New Billboard tutorial
A big new addition to the documentation in Q2 was the Billboard tutorial, an intermediate tutorial that demonstrates additional features of Clarity. This tutorial came from workshop material developed by Reed Rosenbluth of the Stacks Platform team at Hiro for the Stacks Accelerator teams Tech Week.
The Billboard tutorial is an example smart contract that stores a UTF-8 string on the blockchain (the billboard), and allows a Stacks user to pay a small fee in STX tokens to update that string. The tutorial covers intermediate skills such as error codes, STX token transfer, on-chain data storage, and unit testing using Clarinet.
If you are looking to build off the Billboard tutorial, we challenge you to develop a frontend for the smart contract that could be used in the documentation as an application case study!
Heystack is an example application developed by Hiro’s UserX team in Q2, during their first internal UserX team hackathon. The app is purpose-built as a documentation demo, and gave the team valuable insight into what it’s like to develop on Stacks.
Heystack is a simple messaging application that allows a user to claim fungible tokens and spend them to send messages that are stored on-chain and displayed in a React frontend. The full source of Heystack is available for demonstration purposes, and the documentation contains a case-study and discussion of relevant snippets of the Heystack code.
The Heystack case study is the first example application in the Stacks documentation to fully demonstrate the capabilities of the Stacks 2.0 blockchain. It serves as a powerful example of the capabilities of Stacks.
Microblocks are the Stacks block streaming model that allow for rapid resolution of transactions between Bitcoin anchor blocks. A major enhancement to the documentation in Q2 focused around educating users on microblocks, and highlighting API and Stacks.js resources for supporting microblocks in your application.
When a block leader is elected, that miner can elect to stream microblocks, and thus earn a portion of the transaction fees generated by transactions that require rapid resolution. This block streaming model solves a common complaint about Bitcoin: average block times between 10 and 15 minutes. With microblocks, transactions on the Stacks blockchain can be settled in seconds, with the full state transition recorded in the subsequent anchor block.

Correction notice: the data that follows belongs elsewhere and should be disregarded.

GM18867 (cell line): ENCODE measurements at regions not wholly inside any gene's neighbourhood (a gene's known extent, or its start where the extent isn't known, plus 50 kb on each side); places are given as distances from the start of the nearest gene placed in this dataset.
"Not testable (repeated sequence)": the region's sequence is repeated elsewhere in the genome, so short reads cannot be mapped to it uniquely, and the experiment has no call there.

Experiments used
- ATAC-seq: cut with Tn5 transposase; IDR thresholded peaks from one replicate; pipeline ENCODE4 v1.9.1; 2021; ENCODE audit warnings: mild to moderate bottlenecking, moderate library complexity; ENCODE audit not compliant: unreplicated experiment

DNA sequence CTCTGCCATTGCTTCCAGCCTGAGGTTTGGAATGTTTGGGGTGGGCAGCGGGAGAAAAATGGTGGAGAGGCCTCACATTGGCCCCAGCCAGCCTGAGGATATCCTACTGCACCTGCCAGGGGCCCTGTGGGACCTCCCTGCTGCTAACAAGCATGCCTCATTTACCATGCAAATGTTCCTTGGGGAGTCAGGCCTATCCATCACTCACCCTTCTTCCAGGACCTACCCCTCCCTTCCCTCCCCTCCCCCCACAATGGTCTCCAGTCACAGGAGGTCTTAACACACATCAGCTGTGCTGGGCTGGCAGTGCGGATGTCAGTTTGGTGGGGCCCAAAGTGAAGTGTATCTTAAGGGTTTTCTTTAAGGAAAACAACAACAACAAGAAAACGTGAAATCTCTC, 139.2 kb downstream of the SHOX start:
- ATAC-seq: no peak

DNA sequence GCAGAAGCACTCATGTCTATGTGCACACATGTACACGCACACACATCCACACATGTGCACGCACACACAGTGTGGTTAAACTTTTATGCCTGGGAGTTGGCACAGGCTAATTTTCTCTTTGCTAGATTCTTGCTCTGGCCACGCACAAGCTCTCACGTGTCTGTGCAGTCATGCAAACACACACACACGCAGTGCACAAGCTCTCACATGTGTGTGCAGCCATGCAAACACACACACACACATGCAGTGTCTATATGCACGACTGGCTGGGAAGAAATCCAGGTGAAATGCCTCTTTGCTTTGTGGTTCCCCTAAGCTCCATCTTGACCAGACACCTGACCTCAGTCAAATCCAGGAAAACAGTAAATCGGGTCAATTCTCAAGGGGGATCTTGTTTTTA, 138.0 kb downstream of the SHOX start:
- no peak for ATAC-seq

The documentation provides resources on how to create microblocks transactions, and a small set of best-practices on how to include microblocks in your Stacks app.
📅 Q3 lookahead
Looking ahead to Q3, there are several documentation initiatives in-flight. We’ve been working to improve the visuals on the site, and we’ll be adding additional screenshots and diagrams where appropriate. The first is the completion of an NFT tutorial that was in development for most of Q2. This is another beginner Clarity tutorial that will go over traits and how to use them with Clarinet. We’ll be looking to add at least one more Clarity tutorial during Q3, and a frontend application for that tutorial. I’ll be doing some modifications to the information architecture of the documentation site, and working to prune out outdated and incorrect information from the repo. If you find anything that needs improvement, please file an issue or open a PR.
We are always looking for community contributions to the Stacks documentation. If you want to help but don’t know where to start, check out the issues in the docs repository. Filter by the good first issue and help wanted tags to see where we’re looking for help. You don’t always need to follow the issues though! If you are interested in contributing your own tutorial or other content, let us know in the #documentation channel on Stacks Discord, or just open a PR! Contribution guidelines are available, and more guidance will be coming soon.